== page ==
Sleeping with both eyes open
This week, on 25 April, the Church celebrates St Mark, writer of Mark's gospel.
John Mark was a Jew and, according to Paul's letter to the Colossians, was cousin to Barnabas. He accompanied Barnabas and Paul on their first missionary journey. Afterwards, he went to Cyprus with Barnabas and to Rome with first Paul and then Peter. Mark's gospel is generally regarded as the earliest and was most likely written whilst he was in Rome. It was probably based as much on Peter's preaching of the good news as on Mark's own memory.
By tradition Mark is credited with writing the Gospel bearing his name, and is first considered to be mentioned in the New Testament as the young man who followed Jesus from the Garden of Gethsemane. Jesus had been arrested and was being taken to the house of Annas for questioning. Mark was held by the soldiers, but slipped out of his garment and escaped naked into the night.
Mark's gospel has a sharpness and an immediacy about it and he does not spare the apostles in noting their weaknesses and lack of understanding that Jesus the Christ would suffer for the world's redemption. Sharing in the glory of the resurrection means sharing in the giving of self, both in body and spirit, even to death; sharing the gospel was, for all, in essence both excessively generous and ultimately sacrificial.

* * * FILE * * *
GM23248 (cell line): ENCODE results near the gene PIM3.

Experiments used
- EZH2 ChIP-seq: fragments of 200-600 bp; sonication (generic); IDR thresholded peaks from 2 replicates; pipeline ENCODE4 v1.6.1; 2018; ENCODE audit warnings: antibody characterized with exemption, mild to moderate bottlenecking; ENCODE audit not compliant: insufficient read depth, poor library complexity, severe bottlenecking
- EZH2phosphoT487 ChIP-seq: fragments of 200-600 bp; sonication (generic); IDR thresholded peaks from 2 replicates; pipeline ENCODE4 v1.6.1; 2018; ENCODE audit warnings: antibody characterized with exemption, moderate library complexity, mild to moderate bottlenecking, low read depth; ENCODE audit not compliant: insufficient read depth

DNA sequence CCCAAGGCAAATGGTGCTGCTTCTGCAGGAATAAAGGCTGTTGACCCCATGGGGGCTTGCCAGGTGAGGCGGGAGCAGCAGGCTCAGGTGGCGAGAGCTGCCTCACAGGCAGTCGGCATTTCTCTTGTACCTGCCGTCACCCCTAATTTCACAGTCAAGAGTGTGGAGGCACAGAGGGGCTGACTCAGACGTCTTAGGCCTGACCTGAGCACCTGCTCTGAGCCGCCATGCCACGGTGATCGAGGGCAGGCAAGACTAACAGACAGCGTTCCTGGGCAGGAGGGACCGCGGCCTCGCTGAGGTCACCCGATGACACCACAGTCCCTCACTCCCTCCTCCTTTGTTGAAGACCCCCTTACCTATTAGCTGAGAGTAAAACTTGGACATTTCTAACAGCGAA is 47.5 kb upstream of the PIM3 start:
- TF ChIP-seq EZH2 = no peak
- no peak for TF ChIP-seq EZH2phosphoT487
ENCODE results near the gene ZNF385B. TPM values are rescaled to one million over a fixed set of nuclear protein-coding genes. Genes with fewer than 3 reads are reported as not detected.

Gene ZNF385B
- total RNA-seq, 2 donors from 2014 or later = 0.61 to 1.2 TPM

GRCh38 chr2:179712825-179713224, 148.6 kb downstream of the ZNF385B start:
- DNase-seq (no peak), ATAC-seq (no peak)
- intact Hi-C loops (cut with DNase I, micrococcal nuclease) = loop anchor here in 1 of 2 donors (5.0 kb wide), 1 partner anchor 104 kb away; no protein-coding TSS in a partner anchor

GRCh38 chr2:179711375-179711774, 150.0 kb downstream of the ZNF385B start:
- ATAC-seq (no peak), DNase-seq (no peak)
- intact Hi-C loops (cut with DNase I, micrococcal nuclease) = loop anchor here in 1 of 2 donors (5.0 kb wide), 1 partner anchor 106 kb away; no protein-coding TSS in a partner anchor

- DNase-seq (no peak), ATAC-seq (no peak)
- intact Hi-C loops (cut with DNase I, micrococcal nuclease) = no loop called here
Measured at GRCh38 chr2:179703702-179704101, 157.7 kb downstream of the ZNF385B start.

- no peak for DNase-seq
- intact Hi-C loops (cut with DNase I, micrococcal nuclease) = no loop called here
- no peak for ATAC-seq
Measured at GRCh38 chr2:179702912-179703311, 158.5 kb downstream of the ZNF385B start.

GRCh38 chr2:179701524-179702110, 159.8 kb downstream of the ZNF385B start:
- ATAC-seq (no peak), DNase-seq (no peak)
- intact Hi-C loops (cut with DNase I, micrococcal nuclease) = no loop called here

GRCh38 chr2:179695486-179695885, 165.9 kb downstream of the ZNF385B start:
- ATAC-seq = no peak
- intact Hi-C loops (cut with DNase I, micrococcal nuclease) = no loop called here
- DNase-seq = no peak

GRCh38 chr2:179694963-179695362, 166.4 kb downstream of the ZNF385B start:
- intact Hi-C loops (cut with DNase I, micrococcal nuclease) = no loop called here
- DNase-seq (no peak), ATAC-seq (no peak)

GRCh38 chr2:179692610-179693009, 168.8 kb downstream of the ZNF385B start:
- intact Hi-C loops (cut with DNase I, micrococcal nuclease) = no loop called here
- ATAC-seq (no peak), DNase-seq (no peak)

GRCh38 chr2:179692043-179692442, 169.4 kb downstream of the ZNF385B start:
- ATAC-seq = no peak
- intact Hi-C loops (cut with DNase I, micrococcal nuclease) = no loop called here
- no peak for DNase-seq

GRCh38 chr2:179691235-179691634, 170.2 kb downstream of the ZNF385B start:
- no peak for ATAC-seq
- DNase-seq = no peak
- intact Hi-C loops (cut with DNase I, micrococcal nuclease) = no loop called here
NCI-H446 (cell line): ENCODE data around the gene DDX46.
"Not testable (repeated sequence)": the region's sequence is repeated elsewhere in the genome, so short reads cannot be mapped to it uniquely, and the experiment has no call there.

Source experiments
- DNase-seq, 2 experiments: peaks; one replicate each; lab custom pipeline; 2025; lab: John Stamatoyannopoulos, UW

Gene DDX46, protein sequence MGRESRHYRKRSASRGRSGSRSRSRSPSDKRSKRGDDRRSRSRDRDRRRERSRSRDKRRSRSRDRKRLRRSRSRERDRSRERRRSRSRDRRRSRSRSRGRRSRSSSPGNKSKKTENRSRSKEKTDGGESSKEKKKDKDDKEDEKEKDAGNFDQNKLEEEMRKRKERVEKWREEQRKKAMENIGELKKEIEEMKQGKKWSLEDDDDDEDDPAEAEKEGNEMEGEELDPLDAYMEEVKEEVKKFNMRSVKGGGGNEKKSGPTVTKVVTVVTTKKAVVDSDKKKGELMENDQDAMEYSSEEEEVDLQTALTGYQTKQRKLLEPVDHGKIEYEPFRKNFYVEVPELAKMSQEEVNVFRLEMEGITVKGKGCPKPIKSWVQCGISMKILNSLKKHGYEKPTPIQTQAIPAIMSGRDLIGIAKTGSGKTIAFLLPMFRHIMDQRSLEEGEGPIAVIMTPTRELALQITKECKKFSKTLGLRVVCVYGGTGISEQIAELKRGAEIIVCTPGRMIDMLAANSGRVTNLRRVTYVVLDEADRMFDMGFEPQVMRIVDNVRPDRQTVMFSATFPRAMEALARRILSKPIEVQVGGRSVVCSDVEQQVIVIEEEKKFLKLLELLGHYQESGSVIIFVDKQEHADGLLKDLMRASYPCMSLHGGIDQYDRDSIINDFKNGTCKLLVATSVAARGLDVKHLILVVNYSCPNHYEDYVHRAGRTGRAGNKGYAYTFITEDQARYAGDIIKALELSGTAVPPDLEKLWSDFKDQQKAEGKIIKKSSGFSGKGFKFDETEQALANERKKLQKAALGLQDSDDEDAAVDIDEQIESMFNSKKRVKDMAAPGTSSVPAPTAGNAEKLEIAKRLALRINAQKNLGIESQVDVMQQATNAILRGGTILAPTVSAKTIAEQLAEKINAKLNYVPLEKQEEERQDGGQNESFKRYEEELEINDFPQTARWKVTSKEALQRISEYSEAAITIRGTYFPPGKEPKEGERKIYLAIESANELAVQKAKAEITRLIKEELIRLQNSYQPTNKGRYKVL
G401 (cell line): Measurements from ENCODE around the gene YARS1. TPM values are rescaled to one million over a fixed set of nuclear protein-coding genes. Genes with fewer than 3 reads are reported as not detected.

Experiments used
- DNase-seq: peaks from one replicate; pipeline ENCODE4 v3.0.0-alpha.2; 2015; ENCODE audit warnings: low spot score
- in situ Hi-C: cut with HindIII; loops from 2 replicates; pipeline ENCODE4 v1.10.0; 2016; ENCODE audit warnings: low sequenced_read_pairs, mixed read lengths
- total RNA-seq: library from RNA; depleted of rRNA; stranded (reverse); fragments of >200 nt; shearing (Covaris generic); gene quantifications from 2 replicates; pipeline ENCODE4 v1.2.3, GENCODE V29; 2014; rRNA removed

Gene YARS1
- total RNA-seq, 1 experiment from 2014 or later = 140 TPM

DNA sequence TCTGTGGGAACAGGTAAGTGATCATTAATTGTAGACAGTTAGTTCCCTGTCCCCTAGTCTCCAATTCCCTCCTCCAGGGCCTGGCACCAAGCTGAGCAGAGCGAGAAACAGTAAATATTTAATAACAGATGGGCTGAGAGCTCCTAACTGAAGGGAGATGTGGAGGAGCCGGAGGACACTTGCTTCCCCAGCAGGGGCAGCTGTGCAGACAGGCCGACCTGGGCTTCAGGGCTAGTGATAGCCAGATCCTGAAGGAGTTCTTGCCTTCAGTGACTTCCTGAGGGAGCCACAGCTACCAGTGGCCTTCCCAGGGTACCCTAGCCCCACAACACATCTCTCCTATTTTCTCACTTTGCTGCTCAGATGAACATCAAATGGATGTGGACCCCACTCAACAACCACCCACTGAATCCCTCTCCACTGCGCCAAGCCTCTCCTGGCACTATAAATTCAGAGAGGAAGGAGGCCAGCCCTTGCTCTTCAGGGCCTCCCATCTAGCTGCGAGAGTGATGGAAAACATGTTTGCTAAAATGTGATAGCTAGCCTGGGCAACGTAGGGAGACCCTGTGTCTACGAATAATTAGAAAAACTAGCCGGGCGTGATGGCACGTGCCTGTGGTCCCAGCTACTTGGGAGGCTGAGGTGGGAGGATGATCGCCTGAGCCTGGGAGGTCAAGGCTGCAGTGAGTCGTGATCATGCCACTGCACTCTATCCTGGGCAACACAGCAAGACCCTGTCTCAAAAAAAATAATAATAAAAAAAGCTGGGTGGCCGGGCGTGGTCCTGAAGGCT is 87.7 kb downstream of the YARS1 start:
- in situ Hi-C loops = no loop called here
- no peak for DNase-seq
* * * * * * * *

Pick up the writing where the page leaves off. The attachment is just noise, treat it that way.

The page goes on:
Mark starts his gospel with a clear statement: The beginning of the gospel of Jesus Christ, the Son of God. Of all the gospel writers Mark is the most plain and direct. His gospel also feels to be the most active: Mark links the events of Jesus’ ministry with phrases such as ‘immediately’, ‘as soon as’ and ‘without delay’. It is an exciting read, and is the gospel to recommend to someone who has not read the life of Jesus before.
In Christian tradition, Mark is symbolized by a lion. The lion is also associated with Jesus' resurrection, as lions were once believed to sleep with open eyes, thus a comparison with Christ in the tomb, and Christ as king.